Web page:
Laurence Caruana on Visionary Art and the Fall of Sophia

   (Living Esoteric Culture Series Interview 3)

We speak with Laurence Caruana, a painter, writer, and educator in the field of Visionary Art. Laurence works with revelatory images drawn from dreams and other altered states of consciousness, within a world-view informed by deep reading in late-ancient ‘Gnostic’ literature, especially the Apocryphon of John. Laurence has been for many years the director of the Vienna Academy of Visionary Art, and is now moving into a more intensive concentration on his ambitious and deeply esoteric Apocryphon Chapel project.

The conversation ranges from the art-historical – including a short history of the Austrian school known as the Phantastic Realists and Laurence’s apprenticeship under Ernst Fuchs, a prominent member of that school – to the metaphysical – including an extended exploration of themes from the myths of the Apocryphon of John, from the creation of the Pleroma from the undifferentiated, ineffable Father, through Sophia’s act of cosmic rebellion-creation-contemplation-rejection resulting in the creation of Ialdobaoth, the ignorant Demiurge, and finally to the destiny of the world and the human being at the end of cosmic existence.

Along the way we discuss the nature of gnôsis, the basics of sacred geometrical construction, and the question of spiritual evolution and apocatastasis.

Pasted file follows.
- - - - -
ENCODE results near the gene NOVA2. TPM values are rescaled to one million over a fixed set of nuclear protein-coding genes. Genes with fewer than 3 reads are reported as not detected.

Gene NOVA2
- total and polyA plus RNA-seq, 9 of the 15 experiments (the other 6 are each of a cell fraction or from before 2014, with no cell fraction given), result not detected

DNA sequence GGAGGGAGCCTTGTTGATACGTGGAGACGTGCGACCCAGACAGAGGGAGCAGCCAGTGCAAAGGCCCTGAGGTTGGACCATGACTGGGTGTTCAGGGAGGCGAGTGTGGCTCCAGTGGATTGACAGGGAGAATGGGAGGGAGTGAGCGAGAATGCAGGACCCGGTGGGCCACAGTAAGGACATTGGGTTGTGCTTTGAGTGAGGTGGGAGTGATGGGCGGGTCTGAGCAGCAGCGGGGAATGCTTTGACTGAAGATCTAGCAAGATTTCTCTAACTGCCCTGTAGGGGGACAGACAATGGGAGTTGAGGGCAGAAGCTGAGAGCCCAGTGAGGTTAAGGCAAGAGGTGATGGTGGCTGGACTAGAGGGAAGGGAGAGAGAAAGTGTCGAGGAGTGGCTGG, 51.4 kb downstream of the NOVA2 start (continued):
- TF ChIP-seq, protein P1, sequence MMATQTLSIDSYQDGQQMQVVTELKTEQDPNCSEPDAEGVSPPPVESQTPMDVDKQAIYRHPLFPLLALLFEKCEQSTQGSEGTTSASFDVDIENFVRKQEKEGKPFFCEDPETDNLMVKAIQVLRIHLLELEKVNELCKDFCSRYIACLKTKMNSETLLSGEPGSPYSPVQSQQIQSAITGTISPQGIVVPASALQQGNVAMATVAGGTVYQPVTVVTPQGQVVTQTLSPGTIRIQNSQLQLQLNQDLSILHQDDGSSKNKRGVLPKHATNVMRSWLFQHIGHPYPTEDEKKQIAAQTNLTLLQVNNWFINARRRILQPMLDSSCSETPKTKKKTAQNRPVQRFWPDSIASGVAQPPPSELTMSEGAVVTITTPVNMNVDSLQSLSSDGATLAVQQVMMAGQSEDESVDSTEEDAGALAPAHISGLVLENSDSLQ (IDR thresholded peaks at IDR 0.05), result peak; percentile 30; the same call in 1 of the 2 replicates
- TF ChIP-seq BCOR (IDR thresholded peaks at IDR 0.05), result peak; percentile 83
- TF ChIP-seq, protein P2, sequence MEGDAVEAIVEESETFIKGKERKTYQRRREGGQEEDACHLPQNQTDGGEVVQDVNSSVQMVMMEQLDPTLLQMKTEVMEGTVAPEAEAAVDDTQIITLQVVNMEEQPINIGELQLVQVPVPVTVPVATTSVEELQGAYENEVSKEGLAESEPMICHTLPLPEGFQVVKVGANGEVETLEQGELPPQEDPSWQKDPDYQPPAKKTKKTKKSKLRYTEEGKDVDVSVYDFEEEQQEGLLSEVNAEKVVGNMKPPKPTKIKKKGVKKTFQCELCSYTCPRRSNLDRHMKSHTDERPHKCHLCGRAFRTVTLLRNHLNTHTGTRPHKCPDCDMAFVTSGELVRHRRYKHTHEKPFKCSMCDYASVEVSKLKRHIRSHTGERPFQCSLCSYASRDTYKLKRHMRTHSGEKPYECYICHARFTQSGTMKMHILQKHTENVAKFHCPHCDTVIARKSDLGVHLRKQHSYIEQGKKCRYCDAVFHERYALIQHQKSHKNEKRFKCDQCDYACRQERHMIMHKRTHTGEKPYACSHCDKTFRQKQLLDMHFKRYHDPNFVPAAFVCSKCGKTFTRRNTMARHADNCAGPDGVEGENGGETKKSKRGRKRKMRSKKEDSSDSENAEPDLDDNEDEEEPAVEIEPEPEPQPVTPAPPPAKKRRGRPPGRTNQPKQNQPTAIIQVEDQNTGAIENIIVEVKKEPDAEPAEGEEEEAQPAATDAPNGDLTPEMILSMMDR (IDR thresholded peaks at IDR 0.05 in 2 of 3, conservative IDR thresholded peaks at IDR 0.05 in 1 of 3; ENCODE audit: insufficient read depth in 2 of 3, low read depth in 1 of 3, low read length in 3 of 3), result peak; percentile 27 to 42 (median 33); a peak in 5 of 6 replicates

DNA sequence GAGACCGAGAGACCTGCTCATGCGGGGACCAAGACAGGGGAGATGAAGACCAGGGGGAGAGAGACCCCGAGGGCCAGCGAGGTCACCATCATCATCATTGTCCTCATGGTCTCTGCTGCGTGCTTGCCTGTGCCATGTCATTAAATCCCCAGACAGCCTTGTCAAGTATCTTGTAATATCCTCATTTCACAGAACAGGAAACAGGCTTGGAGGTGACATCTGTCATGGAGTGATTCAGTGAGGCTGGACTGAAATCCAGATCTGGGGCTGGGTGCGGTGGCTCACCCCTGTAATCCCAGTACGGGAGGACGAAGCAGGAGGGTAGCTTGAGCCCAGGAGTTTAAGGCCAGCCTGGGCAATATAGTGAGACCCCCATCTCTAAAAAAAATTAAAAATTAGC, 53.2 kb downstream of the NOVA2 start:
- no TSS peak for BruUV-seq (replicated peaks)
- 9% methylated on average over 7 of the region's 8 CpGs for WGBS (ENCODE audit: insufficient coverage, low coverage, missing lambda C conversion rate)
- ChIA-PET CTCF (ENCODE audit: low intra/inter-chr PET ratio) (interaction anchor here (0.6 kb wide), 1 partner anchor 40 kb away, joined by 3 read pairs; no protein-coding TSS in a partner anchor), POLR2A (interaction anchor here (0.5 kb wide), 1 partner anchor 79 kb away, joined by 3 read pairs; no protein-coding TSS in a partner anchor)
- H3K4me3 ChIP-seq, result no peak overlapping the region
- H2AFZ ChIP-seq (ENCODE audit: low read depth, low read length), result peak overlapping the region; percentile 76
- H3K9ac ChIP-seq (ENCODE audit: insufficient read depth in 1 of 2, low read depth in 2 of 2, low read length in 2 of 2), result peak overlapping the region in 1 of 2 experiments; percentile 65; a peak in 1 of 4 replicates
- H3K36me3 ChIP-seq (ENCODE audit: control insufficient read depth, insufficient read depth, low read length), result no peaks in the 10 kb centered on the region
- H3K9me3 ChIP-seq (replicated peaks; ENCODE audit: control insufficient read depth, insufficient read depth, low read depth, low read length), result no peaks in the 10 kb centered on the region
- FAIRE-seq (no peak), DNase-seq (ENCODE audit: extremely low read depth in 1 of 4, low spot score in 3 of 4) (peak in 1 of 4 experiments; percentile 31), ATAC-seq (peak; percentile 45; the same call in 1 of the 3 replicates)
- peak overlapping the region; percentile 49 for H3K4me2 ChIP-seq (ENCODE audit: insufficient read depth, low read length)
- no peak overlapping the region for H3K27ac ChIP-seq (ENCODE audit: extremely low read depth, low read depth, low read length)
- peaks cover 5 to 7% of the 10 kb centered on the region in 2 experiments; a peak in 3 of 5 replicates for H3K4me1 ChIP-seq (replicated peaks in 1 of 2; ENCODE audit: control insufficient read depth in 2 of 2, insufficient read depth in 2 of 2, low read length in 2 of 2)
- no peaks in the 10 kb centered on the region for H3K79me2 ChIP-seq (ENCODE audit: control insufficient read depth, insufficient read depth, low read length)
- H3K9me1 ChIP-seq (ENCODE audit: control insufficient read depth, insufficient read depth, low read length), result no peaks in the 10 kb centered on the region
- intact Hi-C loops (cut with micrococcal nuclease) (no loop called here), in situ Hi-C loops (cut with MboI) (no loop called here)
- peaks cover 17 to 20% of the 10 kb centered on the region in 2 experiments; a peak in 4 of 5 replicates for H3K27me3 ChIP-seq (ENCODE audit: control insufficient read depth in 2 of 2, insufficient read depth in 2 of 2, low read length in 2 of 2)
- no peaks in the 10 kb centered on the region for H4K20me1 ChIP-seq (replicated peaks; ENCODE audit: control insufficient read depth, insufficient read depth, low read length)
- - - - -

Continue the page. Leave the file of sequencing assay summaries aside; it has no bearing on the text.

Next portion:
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Above: Sketches for the Æonic figures to be depicted in the first canvas of the Apocryphon Chapel.

Above: A mock-up of the genesis of the Æons from the One, depicting, from top to bottom, the original male-female pair embracing, and their child, the Christ, surrounded by the Four Lights — below these are the hermaphroditic Anthropos, surrounded by the 12 hypostatic states of consciousness, of whom the twelfth, Sophia, stands at the bottom.

This scheme will be painted into the 1.5 x 3 metre canvas below, which is the background to this scene of primordial generation:

Works Cited in this Episode:

  • The Apocryphon or Secret Book of John: The long version of the myth discussed in our interview can be found in the Nag Hammadi texts NHC II and NHC IV; taken together, the two versions are our best single witness to a full ‘Gnostic’ myth-cycle, from ontogenesis to the final events (with a visionary ascent thrown in for good measure). There are also short versions, one from Nag Hammadi (NHC III) and one found in the Papyrus Berolinensis 8502. All are Coptic translations of Greek original(s); the long versions are from the same translation, but the Berlin papyrus is from a different hand. As always, a good first stop is J. M. Robinson. The Nag Hammadi Library in English. Brill, Leiden, 1977.
  • L. Caruana. The Hidden Passion: A Novel of the Gnostic Christ Based on the Nag Ham-
    madi Texts. Recluse, 2007.
  • Idem. Enter Through the Image: The Ancient Image Language of Myth, Art, and
    Dreams. Recluse, 2009.
  • Idem. Sacred Codes: The Forgotten Principles of Painting Revived by Visionary
    Art, Volume 1: The Drawing Stage. Recluse, 2017.

Recommended Reading:

  • L. Caruana. The First Manifesto of Visionary Art. Recluse, Paris, 2010.
  • Matthew J. Dillon. ‘Symbolic Loss, Memory, and Modernization in the Reception of
    Gnosticism’. Gnosis: Journal of Gnostic Studies, 1(1-2):276–309, 2016.